When you think of sport in the USA you automatically think American Football, basketball, baseball and possibly ice hockey – the four most established sports on the American sporting scene. So well established are these sports, that the current ‘March Madness’ basketball tournament between different universities brings in over $500m worth of TV revenue each year. Collegiate sports are a big thing in the USA and are supported as passionately as professional sports.
Football, the real version as opposed to the American style, is now slowly gaining interest among American sports fans. Many pundits and sports writers will tell you this is thanks to the “Beckham-factor” following his money spinning career at LA Galaxy. But official figures show the average MLS game attendance had increased from 13,756 in 2000 to 15,504 in 2006, the year before Beckham joined the Galaxy.
However, Beckham’s influence on the sport in the US cannot be overlooked, and his recent decision to renew his Galaxy contract must also be seen as a coup for the American game given the clubs he was being linked with. David Beckham is not the only household name in the footballing world to have gone stateside in recent years – Thierry Henry also moved from a Spanish giant to the MLS, joining the New York Red Bulls in 2010 from Barcelona.
So as the MLS goes from strength to strength what can we begin to expect from the US national team? Well I can confidently say they will not make the same mistake twice in their quest to be a footballing powerhouse. The mistake I am referring to is that of “Team America”, the US national team that was entered into the country’s now defunct North American Soccer League in 1983, with the hope of making the team more cohesive. The reality was a complete contrast to what had been the desired goal. Many players opted to continue playing for their current clubs as opposed to the national team within the same league and the side eventually finished bottom of the table, forcing its rather embarrassing withdrawal by the governing body.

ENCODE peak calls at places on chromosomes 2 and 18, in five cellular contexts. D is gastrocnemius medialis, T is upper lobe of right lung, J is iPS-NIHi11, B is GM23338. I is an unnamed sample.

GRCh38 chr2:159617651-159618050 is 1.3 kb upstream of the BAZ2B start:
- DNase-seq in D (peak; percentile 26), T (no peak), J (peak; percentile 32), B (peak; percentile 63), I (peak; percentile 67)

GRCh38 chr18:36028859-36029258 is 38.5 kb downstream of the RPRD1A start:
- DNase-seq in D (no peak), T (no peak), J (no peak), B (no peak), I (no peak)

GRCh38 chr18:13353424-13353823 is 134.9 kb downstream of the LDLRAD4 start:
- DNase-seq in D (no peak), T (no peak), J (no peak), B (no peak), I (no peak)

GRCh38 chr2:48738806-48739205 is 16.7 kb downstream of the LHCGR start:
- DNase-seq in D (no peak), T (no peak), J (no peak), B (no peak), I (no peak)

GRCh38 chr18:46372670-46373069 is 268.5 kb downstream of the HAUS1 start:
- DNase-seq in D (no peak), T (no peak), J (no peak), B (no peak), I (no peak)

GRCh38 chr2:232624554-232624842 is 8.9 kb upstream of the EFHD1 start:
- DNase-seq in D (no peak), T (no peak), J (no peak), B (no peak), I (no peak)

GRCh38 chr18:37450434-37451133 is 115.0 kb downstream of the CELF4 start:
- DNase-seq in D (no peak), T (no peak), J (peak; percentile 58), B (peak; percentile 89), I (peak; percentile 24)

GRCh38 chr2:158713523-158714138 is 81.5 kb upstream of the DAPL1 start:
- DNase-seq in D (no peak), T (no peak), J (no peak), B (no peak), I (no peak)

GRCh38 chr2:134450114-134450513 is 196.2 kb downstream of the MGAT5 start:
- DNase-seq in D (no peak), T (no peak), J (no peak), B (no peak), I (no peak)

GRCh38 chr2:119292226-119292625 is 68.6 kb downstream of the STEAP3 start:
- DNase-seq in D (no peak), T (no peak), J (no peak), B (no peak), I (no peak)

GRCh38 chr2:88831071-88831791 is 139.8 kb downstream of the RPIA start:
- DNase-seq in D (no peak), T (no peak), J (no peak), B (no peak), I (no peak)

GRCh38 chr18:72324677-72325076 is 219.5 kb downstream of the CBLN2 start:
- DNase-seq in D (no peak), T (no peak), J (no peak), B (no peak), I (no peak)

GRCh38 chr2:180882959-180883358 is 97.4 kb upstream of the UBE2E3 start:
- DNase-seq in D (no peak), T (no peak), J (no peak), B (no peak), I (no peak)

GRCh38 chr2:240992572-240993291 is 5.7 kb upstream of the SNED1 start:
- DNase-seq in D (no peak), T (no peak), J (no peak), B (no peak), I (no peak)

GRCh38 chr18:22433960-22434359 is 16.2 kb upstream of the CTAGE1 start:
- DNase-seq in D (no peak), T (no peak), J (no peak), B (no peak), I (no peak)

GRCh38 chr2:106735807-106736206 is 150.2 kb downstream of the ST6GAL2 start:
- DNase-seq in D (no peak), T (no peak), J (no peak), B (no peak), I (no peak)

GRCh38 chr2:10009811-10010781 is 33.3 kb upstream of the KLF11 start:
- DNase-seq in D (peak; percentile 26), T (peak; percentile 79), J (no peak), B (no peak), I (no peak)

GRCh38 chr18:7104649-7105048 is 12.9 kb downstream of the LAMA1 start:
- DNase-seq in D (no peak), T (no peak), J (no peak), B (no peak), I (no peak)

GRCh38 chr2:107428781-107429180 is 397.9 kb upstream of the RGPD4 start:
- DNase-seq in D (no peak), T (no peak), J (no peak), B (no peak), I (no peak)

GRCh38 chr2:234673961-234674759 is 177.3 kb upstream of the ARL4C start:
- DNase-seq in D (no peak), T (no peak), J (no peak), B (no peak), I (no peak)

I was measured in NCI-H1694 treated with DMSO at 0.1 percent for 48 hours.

So I do not expect to see a Team America part II entering the MLS anytime soon as the newest franchise, however I do feel the US national team will achieve its goal of becoming internationally more competitive through organic growth. The USA is a country of more than 300 million people and with more and more kids putting on the ‘soccer cleats’, eventually they will have a pretty sizeable talent pool to choose from.
American kids are now not only infatuated with Premier League stars such as Wayne Rooney and Robin Van Persie, but are also big followers of their own exports such as Clint Dempsey and the two-time Everton loanee Landon Donovan. As numbers of wannabe Dempseys and Donovans increase it becomes more and more likely that the USA will be able to field a side capable of competing with the Rooneys and the RVPs.
While the USA’s best finish in the World Cup remains the 3rd place achieved in the inaugural 1930 competition, they have managed to progress beyond the group stages in two of the three world cups since the turn of the century. After topping the group which contained England in 2010, the US team went out in the second round against surprise package Ghana. In 2002 they went all the way to the quarter finals, being defeated by eventual runners-up Germany, one of football’s true powerhouses which is nothing to be ashamed of. Especially when the scoreline was only 1-0.
This is undoubtedly steady progress following a 64 year run of failing to progress beyond the group stages that followed that inaugural World Cup. This run was ended when the USA hosted the tournament in 1994, and it seems that since then the only way has been up for the sport in the country.
I am a firm believer that the progress being made is going to continue for the US soccer team and fully expect them to better the third place of 1930 before the 100 year anniversary of the start of the World Cup. It’s a bold prediction but the USA is too big a nation to continue as a passive team in world football and will reach a final by 2030.
Winning a final is a completely different kettle of fish altogether, and the US team may find it needs the experience of more exports familiar with participating in Europe’s elite competitions to push them over the line and claim an historic World Cup title.